A recently published law firm article reported that the number of workplace investigations in Ontario is skyrocketing. This is largely due to statutory changes that have come into effect over the last few years including Workplace Health and Safety and AODA (the Accessibility for Ontarians with Disabilities Act). Employers are legally required to have workplace harassment and violence policies, and health and safety procedures in the workplace that include how to report, investigate, and resolve complaints.
There are other reasons causing employees to struggle with the demands of the workplace – hybrid and remote work protocols, stress from heavy workloads, less time spent socializing in the office, increased incidents of inappropriate behaviour and misconduct, and not having clear guidelines and policies to follow. Unfortunately, the list of reasons for employee stressors leading to a potential workplace investigative situation is long and sometimes complicated.
There are specific guidelines outlined in the Ontario Health and Safety Act and The Ontario Human Rights Code that govern how workplace investigations should be conducted.
The first rule of thumb is that as soon as Human Resources or a department leader is made aware of a complaint or situation, they are required to investigate this complaint at the earliest possible time. It is important to be aware of the potential consequences of a department head who is aware of a negative situation in their department and t lets the situation fester. Morale plummets, employees are unhappy, and resignations are plentiful. Companies have an obligation to use a qualified human resources professional, a lawyer, or third party investigator to interview employees who have first-hand knowledge of the complaint or situation.
Interviews are to be done privately and confidentially. They can be conducted in person or virtually, so long as the person being interviewed is visible. There are multiple reasons for this – you need to assess body language, eye contact, and facial expressions to determine if there misrepresentation or misleading information is being provided. If you suspect an employee’s account isn’t credible, you might need to schedule a subsequent meeting. If two independent accounts of the situation use the exact words and phrases, then you will need to probe more, and determine if any individuals have corroborated their stories. Try to find out what is real and what is not.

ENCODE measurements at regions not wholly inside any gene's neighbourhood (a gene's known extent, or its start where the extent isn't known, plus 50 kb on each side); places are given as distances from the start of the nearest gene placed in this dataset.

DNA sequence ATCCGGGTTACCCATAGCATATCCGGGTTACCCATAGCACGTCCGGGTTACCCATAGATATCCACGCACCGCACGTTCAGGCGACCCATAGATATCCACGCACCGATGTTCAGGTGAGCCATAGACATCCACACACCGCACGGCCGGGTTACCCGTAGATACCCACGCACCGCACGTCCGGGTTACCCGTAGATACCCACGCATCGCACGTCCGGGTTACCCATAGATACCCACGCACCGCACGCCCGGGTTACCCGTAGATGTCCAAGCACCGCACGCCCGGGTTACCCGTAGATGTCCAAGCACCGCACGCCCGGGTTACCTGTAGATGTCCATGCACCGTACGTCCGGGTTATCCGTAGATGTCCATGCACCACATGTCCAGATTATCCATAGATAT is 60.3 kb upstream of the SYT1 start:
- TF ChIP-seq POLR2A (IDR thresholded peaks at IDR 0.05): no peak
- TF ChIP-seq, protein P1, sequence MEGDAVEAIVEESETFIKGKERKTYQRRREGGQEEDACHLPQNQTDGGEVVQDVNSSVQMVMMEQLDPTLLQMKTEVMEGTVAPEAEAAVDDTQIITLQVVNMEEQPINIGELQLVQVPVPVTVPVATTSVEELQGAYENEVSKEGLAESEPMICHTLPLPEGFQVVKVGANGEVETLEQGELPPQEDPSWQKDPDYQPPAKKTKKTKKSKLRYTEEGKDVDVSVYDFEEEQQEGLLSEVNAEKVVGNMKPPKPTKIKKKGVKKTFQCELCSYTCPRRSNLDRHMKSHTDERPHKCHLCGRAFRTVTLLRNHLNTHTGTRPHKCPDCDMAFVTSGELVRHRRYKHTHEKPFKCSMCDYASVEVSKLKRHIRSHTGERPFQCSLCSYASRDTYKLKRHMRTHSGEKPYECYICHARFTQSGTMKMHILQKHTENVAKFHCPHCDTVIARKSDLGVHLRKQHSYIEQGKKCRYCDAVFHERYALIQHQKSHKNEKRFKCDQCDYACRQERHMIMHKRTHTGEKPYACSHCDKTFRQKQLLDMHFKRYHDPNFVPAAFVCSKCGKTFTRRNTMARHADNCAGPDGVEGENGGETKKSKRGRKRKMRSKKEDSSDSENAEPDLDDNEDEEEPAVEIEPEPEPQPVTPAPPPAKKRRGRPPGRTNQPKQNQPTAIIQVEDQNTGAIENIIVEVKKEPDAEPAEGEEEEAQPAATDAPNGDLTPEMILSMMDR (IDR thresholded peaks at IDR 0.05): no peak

The interviewer must build rapport with both the respondent and complainant. It is important to get the employees to talk openly about the situation through the tone set in the interview and how questions are asked. Be prepared with your questions. Don’t wing it. This is too important a situation to take chances.
Start the interview by explaining the reason for the meeting. Get the employee’s permission to continue. Your first few questions could be a conversation about their length of employment, number of years with the company, and number of years in their current role. Move on to questions about the specific situation. Ask probing questions if needed to better understand the situation. Be mindful not to be judgemental or show that you agree or disagree with what is being said. It is important to remain neutral in your body language, facial expressions, and words used. Do not provide information to interviewees without knowing the full extent of the request. Know what you are providing. The purpose of the interview is to establish what the situation was, when, and how it happened; what was said, and actions taken; and how others (witnesses) reacted. Record the interview so that when you are analyzing what was said you deal with facts and not rely on your memory.
Write recommendations and solutions to management that outline what they need to know about your findings. Be concise, transparent, comprehensive, and accurate.
If you are a lawyer or third party, provide your contact information at the end of the interview. Interviewees might remember something they should have told you and will need a way to reach out to share that forgotten information.
Employers need to implement recommendations in short order. The general rule of thumb is that an investigation should be completed with recommended actions provided no longer than ninety days from first learning about the situation. The investigator should meet with the company’s human resources and leadership to review the recommendations and determine the best way to move forward to satisfy corporate culture, employee’s needs, and come to an amicable resolution. Once the company has implemented the recommendations, follow up with the interviewees is needed to ensure they are content with the resolutions and outcomes.
Workplace investigations are not going away. There are too many scenarios where employers will need a third party to conduct the investigation. The Osborne Group is well-versed in conducting investigations and working with clients to implement the right solutions for your company culture.
Don’t hesitate to reach out to Anne at [email protected]. Let’s explore how we can help each other.